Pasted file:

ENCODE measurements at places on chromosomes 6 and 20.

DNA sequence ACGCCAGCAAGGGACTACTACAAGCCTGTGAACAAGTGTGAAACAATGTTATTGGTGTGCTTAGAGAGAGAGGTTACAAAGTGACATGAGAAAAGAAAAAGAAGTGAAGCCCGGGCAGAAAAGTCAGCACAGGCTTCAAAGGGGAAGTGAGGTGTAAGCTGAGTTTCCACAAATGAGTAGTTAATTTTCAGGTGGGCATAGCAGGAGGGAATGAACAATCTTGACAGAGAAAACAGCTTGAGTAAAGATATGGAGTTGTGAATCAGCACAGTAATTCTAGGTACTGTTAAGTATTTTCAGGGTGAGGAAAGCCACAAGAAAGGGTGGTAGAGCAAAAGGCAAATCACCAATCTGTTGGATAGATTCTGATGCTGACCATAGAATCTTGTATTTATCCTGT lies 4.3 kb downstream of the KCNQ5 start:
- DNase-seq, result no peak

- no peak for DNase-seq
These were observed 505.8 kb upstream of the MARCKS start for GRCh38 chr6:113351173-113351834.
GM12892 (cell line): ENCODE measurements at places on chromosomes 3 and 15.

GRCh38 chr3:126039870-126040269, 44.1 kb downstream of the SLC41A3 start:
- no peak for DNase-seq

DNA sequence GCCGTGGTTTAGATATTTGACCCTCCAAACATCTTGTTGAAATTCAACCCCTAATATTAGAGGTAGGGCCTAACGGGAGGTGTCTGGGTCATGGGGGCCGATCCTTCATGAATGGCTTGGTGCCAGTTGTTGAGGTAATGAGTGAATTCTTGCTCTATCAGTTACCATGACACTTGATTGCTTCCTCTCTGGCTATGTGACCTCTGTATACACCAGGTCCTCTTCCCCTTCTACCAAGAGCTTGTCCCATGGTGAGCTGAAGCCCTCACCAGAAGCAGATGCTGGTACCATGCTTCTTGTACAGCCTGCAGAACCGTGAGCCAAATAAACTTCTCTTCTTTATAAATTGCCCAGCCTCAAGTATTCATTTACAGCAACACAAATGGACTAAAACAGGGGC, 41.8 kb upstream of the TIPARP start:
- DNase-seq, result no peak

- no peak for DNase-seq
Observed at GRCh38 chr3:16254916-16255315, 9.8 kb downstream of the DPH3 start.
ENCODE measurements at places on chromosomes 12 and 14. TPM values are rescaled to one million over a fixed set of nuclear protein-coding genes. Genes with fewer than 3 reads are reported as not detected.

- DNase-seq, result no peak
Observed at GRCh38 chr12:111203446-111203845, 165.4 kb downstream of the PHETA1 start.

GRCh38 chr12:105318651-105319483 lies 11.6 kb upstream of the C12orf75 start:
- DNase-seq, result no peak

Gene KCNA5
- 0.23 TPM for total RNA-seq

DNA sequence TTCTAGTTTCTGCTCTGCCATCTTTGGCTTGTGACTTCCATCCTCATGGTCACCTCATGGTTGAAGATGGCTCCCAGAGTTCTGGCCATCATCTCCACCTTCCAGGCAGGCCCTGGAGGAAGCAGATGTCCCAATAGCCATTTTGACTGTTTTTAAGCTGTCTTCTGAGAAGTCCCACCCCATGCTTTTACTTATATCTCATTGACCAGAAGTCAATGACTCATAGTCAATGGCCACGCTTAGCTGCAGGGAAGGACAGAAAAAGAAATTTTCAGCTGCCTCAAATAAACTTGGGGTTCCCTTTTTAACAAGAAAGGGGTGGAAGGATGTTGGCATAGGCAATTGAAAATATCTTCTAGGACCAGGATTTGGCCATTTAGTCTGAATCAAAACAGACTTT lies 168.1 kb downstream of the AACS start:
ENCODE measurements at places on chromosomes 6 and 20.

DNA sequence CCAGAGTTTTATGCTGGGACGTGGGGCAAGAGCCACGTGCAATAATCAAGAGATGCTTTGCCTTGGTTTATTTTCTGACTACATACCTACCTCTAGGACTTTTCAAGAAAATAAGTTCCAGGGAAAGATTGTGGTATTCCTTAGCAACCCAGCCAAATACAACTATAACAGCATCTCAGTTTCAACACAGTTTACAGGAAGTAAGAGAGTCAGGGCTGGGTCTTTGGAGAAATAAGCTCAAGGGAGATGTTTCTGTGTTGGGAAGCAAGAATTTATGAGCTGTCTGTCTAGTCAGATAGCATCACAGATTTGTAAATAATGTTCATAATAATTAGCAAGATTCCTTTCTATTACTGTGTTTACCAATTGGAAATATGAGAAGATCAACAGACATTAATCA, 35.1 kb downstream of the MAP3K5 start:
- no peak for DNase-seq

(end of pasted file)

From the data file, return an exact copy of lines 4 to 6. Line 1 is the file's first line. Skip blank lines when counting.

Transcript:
- no peak for DNase-seq
These were observed 505.8 kb upstream of the MARCKS start for GRCh38 chr6:113351173-113351834.
GM12892 (cell line): ENCODE measurements at places on chromosomes 3 and 15.